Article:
Many espresso machines have a pressure gauge, usually located at the front of the machine. You can read on the gauge the pump operating pressure. This is an important part of the machine.
Last but not least, check the cleanliness of the machine. Particularly the portafilter and the group head. There should be no trace of old coffee grounds left in the portafilter and the group head. Use a cloth to wipe the group head and then flush the group head by turning the water on and then off.
Now that you know the variables, let’s make coffee!
Why a Pump Espresso Machine?
We have an article about alternative espresso brewing, but if you want authentic espresso, a pump driven espresso machine is the right equipment for you. The pump espresso machine has the 9 Bar pressure needed to push the water through the compacted coffee grounds. Other methods are nowhere near that force. The pressure does a few great things to your coffee. Here are a few of them:
- Allows more soluble solids to pass into your cup
- It shortens the brewing time
- Lowers the brewing temperature, and permits colder brewing
- It emulsifies the oils into your coffee
Low-pressure coffee makers, such as moka pot, or steam espresso makers, cannot produce crema, and there is a higher risk to burn the coffee, (over-extract). At the same time, a good espresso machine will create a beautiful foamy layer, that is both aesthetic and tasty. It adds a new flavor dimension to your shot. If you think you cannot afford a pump driven machine, take a look at these inexpensive espresso machines. You’d be surprised at how affordable some of these units are.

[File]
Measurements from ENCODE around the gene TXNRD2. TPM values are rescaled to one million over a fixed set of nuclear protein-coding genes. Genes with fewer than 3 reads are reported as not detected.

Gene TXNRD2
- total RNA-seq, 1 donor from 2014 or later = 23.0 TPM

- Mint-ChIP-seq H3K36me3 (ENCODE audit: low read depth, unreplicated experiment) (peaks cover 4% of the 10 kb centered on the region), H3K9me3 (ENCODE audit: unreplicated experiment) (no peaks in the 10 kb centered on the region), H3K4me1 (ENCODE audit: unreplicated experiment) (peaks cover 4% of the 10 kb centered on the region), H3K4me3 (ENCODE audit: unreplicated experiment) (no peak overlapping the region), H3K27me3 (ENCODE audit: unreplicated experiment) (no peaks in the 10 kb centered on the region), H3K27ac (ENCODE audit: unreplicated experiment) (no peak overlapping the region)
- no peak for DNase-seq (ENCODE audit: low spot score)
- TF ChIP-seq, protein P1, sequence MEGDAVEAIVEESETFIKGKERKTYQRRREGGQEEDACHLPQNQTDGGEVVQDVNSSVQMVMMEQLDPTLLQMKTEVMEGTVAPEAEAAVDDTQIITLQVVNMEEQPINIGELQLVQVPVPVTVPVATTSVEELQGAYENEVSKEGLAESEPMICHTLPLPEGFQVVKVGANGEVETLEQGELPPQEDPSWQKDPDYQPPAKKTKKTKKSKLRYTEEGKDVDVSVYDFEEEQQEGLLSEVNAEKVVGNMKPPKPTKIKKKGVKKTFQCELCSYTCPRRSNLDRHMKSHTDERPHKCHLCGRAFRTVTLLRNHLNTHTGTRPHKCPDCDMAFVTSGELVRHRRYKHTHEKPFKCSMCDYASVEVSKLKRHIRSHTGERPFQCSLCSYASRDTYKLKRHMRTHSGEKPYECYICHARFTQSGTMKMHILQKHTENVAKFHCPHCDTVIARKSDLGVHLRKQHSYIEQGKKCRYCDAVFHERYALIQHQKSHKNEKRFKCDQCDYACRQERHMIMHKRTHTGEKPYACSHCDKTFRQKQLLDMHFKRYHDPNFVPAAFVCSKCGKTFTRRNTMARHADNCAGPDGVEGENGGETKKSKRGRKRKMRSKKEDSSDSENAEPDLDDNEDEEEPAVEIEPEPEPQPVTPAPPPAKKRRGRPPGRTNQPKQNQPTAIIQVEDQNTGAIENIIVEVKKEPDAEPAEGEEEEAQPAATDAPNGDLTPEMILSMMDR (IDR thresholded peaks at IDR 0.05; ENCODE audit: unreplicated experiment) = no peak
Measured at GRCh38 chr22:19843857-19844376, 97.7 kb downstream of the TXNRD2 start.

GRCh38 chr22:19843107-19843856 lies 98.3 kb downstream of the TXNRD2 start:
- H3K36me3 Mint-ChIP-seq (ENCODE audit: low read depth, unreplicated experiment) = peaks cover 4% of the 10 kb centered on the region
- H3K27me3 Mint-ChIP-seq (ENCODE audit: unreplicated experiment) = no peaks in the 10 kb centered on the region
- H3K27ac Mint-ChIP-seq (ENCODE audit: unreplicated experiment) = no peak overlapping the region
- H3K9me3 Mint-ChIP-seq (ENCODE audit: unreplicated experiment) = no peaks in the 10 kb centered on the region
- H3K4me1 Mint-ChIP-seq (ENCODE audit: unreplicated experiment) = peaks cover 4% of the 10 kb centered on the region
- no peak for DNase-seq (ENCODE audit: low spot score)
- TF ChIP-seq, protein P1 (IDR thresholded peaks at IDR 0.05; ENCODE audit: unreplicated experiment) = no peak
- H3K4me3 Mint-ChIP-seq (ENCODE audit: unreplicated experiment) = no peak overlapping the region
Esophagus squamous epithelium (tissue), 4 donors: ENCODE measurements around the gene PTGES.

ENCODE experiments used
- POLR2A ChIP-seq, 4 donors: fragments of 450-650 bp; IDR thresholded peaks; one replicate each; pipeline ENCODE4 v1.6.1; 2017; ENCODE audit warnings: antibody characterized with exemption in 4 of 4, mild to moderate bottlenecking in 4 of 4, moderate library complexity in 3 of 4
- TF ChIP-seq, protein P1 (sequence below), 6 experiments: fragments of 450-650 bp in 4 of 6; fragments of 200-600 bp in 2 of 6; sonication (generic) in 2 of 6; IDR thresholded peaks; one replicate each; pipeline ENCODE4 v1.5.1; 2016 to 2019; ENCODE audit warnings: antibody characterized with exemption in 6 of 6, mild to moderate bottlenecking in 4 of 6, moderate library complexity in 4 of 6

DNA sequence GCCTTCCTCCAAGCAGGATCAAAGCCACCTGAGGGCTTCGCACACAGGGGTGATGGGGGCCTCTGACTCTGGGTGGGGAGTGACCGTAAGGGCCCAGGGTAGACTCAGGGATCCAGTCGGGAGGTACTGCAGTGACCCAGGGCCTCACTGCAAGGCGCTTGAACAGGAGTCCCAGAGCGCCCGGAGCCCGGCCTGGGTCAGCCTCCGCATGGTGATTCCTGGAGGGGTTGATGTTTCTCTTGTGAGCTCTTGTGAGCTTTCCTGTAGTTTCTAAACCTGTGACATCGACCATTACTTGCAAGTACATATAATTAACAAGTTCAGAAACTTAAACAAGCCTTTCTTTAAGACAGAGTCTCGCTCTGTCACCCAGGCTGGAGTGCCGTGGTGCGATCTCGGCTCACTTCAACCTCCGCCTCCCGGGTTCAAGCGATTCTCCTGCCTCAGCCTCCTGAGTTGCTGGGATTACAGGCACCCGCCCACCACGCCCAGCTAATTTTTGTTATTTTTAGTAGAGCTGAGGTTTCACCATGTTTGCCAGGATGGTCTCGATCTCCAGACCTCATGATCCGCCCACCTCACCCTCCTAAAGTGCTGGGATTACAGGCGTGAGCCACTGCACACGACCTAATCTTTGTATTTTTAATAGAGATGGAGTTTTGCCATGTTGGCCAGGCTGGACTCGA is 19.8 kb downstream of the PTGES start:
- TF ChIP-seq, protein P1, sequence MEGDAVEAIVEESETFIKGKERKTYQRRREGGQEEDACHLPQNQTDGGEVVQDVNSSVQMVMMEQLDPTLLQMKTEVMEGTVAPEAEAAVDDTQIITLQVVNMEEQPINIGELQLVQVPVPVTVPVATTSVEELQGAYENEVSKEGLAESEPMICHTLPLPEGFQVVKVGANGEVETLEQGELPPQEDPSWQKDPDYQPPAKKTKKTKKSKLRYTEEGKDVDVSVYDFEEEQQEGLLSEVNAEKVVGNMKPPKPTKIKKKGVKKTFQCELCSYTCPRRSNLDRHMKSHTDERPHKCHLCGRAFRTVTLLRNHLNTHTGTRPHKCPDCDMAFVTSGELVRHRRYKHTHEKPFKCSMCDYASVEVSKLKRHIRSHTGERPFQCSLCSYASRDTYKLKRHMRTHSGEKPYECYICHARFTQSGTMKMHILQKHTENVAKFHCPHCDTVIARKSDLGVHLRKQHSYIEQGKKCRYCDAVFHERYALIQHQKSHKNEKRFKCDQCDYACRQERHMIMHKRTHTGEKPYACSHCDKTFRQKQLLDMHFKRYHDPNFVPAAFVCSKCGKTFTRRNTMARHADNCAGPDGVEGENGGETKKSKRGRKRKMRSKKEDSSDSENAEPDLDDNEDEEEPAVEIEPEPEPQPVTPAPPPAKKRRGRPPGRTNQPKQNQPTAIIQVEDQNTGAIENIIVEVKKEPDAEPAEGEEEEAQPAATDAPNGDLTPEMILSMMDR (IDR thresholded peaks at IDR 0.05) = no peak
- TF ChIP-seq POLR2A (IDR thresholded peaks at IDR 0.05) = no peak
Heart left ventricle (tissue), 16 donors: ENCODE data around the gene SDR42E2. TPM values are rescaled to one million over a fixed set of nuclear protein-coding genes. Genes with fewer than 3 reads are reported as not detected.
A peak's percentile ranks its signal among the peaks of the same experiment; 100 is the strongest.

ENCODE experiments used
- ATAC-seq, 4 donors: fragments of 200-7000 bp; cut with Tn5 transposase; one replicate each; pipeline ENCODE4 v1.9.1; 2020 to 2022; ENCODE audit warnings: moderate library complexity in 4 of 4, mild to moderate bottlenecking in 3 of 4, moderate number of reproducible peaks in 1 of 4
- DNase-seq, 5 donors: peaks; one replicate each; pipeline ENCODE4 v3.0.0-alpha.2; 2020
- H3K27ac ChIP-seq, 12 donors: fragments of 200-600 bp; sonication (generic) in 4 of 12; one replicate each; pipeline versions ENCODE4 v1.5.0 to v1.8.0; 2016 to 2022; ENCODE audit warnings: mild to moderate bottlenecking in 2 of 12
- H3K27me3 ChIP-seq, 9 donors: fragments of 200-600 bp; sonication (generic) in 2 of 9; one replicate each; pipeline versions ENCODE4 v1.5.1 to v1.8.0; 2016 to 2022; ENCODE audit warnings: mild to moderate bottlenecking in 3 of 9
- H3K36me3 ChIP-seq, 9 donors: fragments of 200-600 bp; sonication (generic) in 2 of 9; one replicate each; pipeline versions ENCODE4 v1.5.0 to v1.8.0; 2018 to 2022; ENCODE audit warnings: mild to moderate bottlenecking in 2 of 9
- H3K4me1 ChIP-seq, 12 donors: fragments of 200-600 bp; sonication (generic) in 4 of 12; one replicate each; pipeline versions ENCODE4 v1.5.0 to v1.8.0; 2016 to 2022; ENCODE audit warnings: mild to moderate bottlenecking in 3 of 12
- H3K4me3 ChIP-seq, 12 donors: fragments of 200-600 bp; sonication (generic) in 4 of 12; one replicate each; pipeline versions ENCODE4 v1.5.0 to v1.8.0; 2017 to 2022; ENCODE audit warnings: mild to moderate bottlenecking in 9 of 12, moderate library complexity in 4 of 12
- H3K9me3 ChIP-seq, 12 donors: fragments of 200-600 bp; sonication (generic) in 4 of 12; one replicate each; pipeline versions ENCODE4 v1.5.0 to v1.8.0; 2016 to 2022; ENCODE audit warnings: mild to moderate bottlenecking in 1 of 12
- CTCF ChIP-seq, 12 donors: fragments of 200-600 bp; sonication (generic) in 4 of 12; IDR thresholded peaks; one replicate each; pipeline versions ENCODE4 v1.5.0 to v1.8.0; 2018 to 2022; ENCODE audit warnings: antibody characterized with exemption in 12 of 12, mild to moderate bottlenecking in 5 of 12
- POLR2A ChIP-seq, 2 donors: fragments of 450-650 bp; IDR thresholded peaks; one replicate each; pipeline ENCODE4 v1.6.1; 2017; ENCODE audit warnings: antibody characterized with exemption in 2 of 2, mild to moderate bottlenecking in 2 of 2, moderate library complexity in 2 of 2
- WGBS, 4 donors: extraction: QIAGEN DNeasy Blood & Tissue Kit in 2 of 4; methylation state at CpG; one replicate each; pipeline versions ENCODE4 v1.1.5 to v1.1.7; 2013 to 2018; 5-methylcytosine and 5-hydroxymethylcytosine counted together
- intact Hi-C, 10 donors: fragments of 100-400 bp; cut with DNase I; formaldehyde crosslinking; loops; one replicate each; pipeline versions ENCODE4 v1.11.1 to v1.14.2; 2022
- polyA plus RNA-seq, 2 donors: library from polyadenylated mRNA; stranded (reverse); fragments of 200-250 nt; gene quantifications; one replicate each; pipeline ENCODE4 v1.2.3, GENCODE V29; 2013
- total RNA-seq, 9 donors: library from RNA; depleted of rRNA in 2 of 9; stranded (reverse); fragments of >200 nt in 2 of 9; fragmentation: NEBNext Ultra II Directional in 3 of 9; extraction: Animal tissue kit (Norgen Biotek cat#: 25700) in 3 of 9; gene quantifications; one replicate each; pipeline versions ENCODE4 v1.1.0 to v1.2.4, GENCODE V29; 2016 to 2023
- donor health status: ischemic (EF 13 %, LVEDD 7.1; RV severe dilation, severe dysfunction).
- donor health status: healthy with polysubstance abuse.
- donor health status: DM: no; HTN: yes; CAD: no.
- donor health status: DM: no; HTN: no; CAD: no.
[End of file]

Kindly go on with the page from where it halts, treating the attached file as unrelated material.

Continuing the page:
How to make an espresso using an espresso machine
a. Prepare Your Machine and Equipment
- Fill up your water reservoir.
Open the water reservoir and pour distilled water in there. If you’re a beginner, your water quality may not be as important as getting the steps right, but as you advance and start to play around with flavors and espresso quality; water will play a huge role. In fact, the best is spring water, but using distilled is more convenient because you don’t need to descale as often. But this is another discussion.
- Heat up the entire machine.
Before you start using your machine, make sure the water in the boiler has the right temperature. All the espresso machine have a light that indicates when the water in the boiler is hot. The worst thing you can do is pull a shot with lukewarm water. This will give you a weak, under-extracted cold espresso shot. Yuck!
- Check your equipment.
Wipe your portafilter with a clean cloth to remove any remaining coffee grounds and flush your group head to drain residue off your machine. If your machine and portafilter aren’t clean, the taste of your espresso is at risk of being bitter and over-extracted. Cleanliness is probably one of the most neglected aspects. But let me ask you this: “Would you drink from a dirty cup?”
Prepare your beans